Debate likely on power line improvements

Ever since the nuclear power plant discussion died down, Saskatchewan has been largely left out of the big electricity debate, which has been sparking conversation, both inside and outside legislatures, in its neighbouring provinces.

It will be interesting to see whether a similar debate emerges as Sask-Power, the province’s electrical utility, invests $10 billion into its system over the next 10 years.

The plan is starting to have an effect already. SaskPower has asked for a rate increase to fund some of these improvements, amounting to five percent (well, 4.9) for everyone except its biggest customers, which will see a 6.1 percent increase.

Farms, on average, will pay another $10 per month if the increase is approved.

When rate increases and land expropriations begin to rear their heads, people often complain that it’s big business driving the expansion, and what about the little guy?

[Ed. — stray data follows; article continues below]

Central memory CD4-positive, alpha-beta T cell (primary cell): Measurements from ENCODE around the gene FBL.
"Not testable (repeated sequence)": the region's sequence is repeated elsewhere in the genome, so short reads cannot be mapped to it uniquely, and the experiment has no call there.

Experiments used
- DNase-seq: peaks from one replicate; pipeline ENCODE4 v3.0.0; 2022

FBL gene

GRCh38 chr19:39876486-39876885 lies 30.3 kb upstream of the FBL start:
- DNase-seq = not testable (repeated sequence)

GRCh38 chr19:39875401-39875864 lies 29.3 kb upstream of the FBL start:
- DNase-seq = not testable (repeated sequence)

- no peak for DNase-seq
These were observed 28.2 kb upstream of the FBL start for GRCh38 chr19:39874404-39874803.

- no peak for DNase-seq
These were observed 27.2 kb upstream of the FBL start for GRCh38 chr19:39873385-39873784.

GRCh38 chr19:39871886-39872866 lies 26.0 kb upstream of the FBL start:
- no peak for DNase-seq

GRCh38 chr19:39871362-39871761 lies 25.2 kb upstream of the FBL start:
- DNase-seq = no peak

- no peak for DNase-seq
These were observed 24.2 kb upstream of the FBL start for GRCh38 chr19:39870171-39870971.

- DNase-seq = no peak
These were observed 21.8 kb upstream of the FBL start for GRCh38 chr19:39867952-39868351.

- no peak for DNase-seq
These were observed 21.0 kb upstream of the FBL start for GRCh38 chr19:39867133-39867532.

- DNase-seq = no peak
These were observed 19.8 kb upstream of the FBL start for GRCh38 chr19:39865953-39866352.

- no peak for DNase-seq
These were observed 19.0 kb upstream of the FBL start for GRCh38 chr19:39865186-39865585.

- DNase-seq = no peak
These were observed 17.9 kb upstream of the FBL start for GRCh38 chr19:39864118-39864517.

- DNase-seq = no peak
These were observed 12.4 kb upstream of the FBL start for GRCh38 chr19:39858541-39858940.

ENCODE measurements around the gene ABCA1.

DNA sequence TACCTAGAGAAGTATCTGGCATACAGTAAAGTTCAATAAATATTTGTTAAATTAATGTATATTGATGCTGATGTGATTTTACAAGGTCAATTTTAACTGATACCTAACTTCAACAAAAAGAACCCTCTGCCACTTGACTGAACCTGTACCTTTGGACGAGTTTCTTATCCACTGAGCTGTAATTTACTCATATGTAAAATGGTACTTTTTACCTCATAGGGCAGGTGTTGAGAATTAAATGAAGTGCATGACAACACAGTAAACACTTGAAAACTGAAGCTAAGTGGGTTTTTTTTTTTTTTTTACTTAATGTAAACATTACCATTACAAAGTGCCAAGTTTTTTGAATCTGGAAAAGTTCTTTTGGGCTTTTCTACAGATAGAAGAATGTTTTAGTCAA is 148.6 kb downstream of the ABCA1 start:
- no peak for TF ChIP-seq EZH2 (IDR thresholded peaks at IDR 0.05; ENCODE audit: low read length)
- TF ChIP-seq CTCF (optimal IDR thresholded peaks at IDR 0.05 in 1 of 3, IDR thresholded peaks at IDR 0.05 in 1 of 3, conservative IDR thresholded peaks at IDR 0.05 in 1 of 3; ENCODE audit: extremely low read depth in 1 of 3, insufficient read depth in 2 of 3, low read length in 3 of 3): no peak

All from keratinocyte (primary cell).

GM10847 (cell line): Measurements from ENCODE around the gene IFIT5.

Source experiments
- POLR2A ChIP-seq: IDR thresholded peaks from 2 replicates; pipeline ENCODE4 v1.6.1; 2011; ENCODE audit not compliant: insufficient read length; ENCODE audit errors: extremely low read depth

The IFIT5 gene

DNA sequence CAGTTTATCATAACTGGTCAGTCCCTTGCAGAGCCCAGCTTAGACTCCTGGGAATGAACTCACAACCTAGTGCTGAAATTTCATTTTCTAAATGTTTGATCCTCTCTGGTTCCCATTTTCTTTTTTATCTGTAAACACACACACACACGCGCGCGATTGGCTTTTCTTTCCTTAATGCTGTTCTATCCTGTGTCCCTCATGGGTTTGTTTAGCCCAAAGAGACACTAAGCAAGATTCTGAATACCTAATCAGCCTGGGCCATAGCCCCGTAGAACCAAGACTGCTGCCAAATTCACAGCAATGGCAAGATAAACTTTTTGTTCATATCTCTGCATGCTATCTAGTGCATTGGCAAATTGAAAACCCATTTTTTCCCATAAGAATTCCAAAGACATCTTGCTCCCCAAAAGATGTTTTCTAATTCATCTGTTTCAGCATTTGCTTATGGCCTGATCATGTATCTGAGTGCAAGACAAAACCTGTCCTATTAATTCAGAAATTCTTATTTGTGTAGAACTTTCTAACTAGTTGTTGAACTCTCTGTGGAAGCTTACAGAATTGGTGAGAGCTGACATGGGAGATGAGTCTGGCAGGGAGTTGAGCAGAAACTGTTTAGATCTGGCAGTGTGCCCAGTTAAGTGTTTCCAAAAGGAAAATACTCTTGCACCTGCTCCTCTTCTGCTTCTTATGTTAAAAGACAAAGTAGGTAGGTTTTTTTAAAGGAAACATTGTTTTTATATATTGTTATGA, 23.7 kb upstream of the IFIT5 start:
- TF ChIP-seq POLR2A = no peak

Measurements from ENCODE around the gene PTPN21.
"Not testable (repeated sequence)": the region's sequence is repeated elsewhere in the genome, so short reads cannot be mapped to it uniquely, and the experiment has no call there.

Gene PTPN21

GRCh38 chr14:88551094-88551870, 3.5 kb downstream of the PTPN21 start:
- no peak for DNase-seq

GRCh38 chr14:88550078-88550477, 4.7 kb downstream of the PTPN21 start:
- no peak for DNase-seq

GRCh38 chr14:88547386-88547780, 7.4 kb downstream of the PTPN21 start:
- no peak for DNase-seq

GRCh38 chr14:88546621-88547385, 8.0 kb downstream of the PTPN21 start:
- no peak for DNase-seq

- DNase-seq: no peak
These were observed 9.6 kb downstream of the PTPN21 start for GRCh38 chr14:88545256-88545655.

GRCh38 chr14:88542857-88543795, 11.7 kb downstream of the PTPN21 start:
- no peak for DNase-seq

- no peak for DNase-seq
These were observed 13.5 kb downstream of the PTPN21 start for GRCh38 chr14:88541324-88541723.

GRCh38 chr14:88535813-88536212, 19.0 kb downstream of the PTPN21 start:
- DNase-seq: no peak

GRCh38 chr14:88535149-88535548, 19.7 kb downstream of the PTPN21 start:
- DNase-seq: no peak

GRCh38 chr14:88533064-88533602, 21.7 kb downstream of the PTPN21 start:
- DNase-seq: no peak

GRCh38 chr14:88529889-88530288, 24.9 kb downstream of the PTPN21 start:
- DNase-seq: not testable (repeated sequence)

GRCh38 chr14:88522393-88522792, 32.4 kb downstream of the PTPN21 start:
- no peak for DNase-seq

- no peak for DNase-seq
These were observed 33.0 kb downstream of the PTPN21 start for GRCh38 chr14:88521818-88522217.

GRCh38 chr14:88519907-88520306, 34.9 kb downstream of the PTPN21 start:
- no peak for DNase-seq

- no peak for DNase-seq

It’s true that industry and business eat up the lion’s share of the power. In Saskatchewan, industry takes up 37 percent of the megawatt hours; oilfields, 15 percent; and commercial 18 percent, leaving 15 percent for residential, seven percent for farms and seven percent to resellers.

However, power system upgrades are partly due to the fact that the economy is also powering along. No economy? No jobs, no money.

But there may be bumps on the happy road of economic growth in Saskatchewan, as well as in Alberta and Manitoba.

While a significant portion of the investment will go to existing infrastructure, including the Boundary Dam, Saskatoon’s Queen Elizabeth power station and hydroelectric facilities, there will still be upgraded and new powerlines.

SaskPower said it develops its routes with help from an independent transmission line routing study, as well as external engineering companies. They promise an extensive public consultation process. Compensation for the market value of the land and costs of farming will occur.

Unfortunately, compensation for land that has fairly recently become incredibly valuable as farmland isn’t entirely, well, compensatory. Farmers want to farm the land — all of it — not dodge around power towers.

It’s a balancing act. Perhaps the Saskatchewan experience will be less confrontational than in the other two provinces. Maybe less farmland will be affected. It will be interesting.

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